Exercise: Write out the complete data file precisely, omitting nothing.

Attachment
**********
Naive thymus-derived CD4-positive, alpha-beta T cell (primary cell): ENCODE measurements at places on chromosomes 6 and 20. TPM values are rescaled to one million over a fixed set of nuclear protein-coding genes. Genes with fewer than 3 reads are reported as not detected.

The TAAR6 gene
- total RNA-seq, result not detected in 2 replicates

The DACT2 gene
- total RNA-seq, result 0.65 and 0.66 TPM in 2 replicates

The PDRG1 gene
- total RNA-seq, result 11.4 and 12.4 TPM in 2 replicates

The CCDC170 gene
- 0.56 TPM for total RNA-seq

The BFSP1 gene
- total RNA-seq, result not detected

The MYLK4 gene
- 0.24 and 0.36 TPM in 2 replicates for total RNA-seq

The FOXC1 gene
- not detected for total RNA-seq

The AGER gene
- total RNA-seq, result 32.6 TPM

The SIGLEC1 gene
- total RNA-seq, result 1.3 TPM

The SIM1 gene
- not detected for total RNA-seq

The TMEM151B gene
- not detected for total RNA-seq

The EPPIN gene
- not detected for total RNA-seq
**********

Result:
Naive thymus-derived CD4-positive, alpha-beta T cell (primary cell): ENCODE measurements at places on chromosomes 6 and 20. TPM values are rescaled to one million over a fixed set of nuclear protein-coding genes. Genes with fewer than 3 reads are reported as not detected.

The TAAR6 gene
- total RNA-seq, result not detected in 2 replicates

The DACT2 gene
- total RNA-seq, result 0.65 and 0.66 TPM in 2 replicates

The PDRG1 gene
- total RNA-seq, result 11.4 and 12.4 TPM in 2 replicates

The CCDC170 gene
- 0.56 TPM for total RNA-seq

The BFSP1 gene
- total RNA-seq, result not detected

The MYLK4 gene
- 0.24 and 0.36 TPM in 2 replicates for total RNA-seq

The FOXC1 gene
- not detected for total RNA-seq

The AGER gene
- total RNA-seq, result 32.6 TPM

The SIGLEC1 gene
- total RNA-seq, result 1.3 TPM

The SIM1 gene
- not detected for total RNA-seq

The TMEM151B gene
- not detected for total RNA-seq

The EPPIN gene
- not detected for total RNA-seq